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ASN Wikibase Occurrence # 138387
Last updated: 18 July 2020
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Type:Silhouette image of generic SPIT model; specific model in this crash may look slightly different
Supermarine Spitfire Mk XIV
Owner/operator:611 (West Lancashire) Squadron Royal Air Force (611 (West Lancashire) Sqn RAF)
Registration: RN210
C/n / msn: 6S.663426
Fatalities:Fatalities: 1 / Occupants: 1
Other fatalities:0
Aircraft damage: Written off (damaged beyond repair)
Location:Grange Farm, Lower Lane, Freckleton Marsh, Preston, Lancashire -   United Kingdom
Phase: En route
Departure airport:RAF Woodvale, Lancashire
Destination airport:RAF Woodvale, Lancashire
RN210: Spitfire Mk. XIV. Delivered to the RAF 39 MU 20-2-45. Issued to 41 Squadron 22-3-45. Cat AC damaged on operations 25-4-45.This resulted in the aircraft being returned to 409 Repair and Servicing Unit, from where it went on to Air Service Training duties by the end of May 1945. To Fighter Leaders Squadron CFE (Central Flying Establishment) 26-9-46. To 611 (West Lancashire) Squadron 23-8-47

Spitfire RN210 took off at about 15:00 hours on Saturday the 8th of May, 1948, accompanied by another Spitfire. The two aircraft were to carry out a practice high altitude climb. At 21,000 feet over the Ribble Estuary the second pilot asked his leader, Flying-Officer Griffiths, how much higher he intended to climb. F/O Griffiths replied that he was checking his oxygen supply, but gave no indication that anything was other than normal.

Moments later F/O Griffith's Spitfire began to rock laterally, and then fell away into a spiral dive.The pilot did not respond to radio calls and the aircraft crashed in a marshy area near Grange Farm, Lower Lane, Freckleton Marsh, Preston, Lancashire, and exploded.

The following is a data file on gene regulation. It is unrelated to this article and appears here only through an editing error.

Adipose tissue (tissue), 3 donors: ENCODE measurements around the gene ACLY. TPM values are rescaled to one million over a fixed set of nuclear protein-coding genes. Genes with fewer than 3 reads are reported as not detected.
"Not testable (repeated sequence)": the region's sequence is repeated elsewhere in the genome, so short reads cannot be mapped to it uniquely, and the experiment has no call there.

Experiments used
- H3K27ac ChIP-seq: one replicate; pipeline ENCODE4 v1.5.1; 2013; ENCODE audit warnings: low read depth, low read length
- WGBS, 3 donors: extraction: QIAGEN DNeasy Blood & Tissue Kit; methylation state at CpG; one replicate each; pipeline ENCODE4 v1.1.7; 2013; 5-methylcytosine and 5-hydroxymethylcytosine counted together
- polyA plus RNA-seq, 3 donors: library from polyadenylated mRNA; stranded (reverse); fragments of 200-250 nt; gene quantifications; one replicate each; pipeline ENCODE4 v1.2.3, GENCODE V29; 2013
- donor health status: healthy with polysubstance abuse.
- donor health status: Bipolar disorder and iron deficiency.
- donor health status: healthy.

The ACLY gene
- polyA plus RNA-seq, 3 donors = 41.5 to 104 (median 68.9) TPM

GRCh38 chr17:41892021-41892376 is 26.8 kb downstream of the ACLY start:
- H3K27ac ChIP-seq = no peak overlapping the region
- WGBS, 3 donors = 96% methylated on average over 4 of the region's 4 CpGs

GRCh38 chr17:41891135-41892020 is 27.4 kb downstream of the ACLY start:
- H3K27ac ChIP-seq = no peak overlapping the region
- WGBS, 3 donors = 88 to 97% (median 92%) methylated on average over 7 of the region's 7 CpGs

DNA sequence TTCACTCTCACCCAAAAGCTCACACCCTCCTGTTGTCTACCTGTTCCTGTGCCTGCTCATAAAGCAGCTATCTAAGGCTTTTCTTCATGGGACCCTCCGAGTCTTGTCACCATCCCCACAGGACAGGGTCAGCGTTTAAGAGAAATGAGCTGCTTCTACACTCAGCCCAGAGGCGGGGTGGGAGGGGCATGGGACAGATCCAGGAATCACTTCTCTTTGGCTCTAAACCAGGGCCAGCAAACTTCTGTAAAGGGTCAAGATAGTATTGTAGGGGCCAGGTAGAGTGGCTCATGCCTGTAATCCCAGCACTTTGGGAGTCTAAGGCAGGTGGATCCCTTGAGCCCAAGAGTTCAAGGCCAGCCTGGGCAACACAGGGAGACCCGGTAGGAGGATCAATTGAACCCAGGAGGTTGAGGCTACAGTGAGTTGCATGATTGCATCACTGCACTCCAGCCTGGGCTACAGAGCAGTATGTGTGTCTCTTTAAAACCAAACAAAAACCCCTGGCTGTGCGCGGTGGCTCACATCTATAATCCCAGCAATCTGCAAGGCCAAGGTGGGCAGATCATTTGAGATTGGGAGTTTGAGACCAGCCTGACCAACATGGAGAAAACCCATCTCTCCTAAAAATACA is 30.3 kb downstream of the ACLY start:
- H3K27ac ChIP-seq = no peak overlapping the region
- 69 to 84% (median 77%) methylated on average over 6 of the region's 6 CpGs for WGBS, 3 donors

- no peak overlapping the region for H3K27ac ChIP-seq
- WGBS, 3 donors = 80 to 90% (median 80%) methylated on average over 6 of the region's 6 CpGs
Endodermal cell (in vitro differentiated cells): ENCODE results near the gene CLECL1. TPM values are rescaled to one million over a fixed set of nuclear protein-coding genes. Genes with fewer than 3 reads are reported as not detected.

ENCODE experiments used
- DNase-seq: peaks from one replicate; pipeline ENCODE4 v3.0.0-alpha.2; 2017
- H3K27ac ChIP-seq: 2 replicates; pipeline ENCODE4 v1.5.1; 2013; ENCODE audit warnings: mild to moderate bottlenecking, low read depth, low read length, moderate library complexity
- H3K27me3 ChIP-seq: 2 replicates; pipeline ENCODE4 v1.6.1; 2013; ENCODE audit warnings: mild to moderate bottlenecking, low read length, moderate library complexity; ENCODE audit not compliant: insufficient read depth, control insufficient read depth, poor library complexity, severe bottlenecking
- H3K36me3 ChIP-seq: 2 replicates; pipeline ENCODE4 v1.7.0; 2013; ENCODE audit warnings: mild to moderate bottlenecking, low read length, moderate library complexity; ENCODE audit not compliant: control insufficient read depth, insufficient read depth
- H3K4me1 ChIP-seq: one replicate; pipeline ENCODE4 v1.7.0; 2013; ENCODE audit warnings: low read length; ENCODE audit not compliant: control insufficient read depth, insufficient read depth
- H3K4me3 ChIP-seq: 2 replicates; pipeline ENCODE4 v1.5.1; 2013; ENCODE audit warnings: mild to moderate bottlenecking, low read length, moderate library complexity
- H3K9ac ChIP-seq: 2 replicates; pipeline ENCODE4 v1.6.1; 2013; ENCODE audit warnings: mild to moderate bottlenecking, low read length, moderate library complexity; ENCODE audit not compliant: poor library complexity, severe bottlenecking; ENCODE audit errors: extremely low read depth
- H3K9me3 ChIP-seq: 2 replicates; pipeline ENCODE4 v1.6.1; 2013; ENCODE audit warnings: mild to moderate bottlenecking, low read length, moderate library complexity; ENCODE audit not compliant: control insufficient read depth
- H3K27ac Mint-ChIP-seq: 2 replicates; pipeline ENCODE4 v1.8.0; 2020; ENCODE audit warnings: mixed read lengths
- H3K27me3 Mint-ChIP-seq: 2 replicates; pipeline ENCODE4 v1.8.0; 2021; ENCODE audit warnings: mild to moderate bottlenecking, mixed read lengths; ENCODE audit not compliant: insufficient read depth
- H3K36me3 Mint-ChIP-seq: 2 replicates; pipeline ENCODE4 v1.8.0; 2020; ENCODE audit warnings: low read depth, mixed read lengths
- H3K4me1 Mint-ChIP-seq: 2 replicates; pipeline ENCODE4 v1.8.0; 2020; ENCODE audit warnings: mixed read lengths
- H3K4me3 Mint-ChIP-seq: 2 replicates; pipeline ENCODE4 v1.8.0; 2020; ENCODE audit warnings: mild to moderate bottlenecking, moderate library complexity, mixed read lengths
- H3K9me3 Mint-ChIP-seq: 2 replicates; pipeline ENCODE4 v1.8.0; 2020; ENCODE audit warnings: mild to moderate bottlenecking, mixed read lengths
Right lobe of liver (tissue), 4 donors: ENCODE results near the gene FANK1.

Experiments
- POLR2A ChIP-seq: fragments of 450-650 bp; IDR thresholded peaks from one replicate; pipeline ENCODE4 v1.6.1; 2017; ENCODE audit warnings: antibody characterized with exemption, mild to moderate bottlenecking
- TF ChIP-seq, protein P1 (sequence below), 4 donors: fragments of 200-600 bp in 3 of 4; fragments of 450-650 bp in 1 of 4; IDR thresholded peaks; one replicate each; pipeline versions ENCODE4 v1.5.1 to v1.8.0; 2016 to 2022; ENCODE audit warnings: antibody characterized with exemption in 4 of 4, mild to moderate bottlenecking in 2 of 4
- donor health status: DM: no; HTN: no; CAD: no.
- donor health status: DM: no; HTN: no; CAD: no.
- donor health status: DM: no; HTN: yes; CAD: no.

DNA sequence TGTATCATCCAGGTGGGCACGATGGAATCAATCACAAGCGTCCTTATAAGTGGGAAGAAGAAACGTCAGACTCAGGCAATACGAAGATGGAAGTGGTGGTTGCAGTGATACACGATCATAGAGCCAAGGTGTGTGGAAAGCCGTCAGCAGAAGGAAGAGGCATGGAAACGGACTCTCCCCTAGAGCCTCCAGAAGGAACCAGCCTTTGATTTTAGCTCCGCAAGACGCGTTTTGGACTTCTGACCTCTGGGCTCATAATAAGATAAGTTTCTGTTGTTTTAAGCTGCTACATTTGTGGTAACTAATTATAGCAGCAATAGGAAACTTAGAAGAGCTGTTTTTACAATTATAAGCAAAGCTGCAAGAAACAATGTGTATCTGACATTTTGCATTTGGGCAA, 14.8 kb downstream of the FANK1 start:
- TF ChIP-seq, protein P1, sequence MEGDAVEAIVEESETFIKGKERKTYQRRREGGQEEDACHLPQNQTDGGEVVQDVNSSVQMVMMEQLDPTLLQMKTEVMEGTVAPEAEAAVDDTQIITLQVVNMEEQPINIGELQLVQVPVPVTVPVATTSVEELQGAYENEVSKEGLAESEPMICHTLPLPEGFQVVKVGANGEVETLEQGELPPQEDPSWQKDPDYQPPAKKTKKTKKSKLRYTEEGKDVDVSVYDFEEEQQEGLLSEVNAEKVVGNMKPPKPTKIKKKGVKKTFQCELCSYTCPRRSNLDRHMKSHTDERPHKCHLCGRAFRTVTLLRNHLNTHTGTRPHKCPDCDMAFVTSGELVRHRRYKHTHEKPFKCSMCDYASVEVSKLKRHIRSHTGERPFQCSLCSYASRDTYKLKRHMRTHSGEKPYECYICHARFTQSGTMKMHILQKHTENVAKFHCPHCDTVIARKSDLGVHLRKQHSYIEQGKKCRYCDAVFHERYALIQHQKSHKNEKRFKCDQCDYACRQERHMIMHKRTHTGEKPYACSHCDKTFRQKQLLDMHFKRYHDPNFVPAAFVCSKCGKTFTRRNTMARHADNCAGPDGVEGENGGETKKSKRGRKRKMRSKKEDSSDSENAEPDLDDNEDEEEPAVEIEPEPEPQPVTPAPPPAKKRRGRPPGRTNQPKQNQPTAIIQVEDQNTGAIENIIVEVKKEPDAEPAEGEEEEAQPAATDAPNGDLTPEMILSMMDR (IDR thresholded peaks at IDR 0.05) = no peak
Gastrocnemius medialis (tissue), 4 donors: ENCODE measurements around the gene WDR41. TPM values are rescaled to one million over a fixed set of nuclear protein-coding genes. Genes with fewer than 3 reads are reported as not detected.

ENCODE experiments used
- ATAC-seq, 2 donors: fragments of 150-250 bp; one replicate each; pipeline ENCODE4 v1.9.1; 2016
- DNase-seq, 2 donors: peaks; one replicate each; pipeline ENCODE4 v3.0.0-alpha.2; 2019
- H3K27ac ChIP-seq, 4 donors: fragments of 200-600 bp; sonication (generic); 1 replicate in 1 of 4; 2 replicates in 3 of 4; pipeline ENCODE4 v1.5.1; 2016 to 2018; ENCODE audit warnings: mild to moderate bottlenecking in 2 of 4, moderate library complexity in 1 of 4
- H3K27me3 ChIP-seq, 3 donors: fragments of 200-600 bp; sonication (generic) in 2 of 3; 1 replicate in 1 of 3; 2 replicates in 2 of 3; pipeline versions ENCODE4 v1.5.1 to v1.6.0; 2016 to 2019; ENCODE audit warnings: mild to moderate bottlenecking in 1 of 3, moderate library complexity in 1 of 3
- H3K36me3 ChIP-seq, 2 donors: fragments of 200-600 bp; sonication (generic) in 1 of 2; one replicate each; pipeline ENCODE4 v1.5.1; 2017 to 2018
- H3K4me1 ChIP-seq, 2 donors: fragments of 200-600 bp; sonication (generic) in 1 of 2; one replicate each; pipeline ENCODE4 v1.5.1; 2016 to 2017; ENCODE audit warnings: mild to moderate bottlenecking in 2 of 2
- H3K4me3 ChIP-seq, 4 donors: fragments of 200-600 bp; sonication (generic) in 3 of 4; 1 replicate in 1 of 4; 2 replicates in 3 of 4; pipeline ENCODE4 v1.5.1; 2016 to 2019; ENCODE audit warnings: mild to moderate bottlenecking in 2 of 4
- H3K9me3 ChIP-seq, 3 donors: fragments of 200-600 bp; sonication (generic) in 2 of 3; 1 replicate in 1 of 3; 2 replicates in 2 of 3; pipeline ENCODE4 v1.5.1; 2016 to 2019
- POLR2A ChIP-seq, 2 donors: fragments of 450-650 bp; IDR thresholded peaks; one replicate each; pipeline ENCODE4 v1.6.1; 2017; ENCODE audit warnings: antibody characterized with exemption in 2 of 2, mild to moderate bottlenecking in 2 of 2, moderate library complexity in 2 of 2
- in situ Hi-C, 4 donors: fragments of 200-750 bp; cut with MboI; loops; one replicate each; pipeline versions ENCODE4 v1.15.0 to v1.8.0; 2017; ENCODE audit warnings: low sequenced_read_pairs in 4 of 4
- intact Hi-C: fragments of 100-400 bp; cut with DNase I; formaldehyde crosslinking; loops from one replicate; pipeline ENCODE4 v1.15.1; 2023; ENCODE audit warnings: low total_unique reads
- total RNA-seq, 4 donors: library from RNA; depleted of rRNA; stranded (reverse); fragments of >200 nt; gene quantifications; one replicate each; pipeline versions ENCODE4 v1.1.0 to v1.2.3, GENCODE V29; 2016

The pilot, Flying-Officer R.H.P. Griffiths, Royal Auxiliary Air Force, was killed. Buried St Peters Churchyard, Formby, Merseyside R.I.P.

In 2007, the Lancashire Aircraft Investigation Team (LAIT) staged an archeological "dig", and recovered substantial pieces of the wreckage, including the Rolls Royce Griffon engine, a fairly intact Hispano 20mm cannon, a .50 caliber Browning machine gun and the undercarriage legs from a depth of 15 feet. Also, as a result of the 2007 "dig", some of the pilots personal effects were recovered, and eventually returned to his widow, who was still alive and living in Scotland.


1. Halley, James (1999). Broken Wings Post-War Royal Air Force Accidents. Tunbridge Wells: Air-Britain (Historians) Ltd. ISBN 0-85130-290-4.

Related books:

Revision history:

06-Sep-2011 02:58 angels one five Added
27-Dec-2011 03:02 Nepa Updated [Time, Aircraft type, Registration, Operator, Location, Departure airport, Destination airport, Narrative]
10-Jan-2012 15:42 Nepa Updated [Operator]
12-Dec-2014 21:31 angels one five Updated [Time, Operator, Location, Narrative]
27-Mar-2015 18:04 Jixn Updated [Time, Operator, Departure airport]
18-Nov-2019 17:24 Dr. John Smith Updated [Cn, Location, Destination airport, Source, Narrative]

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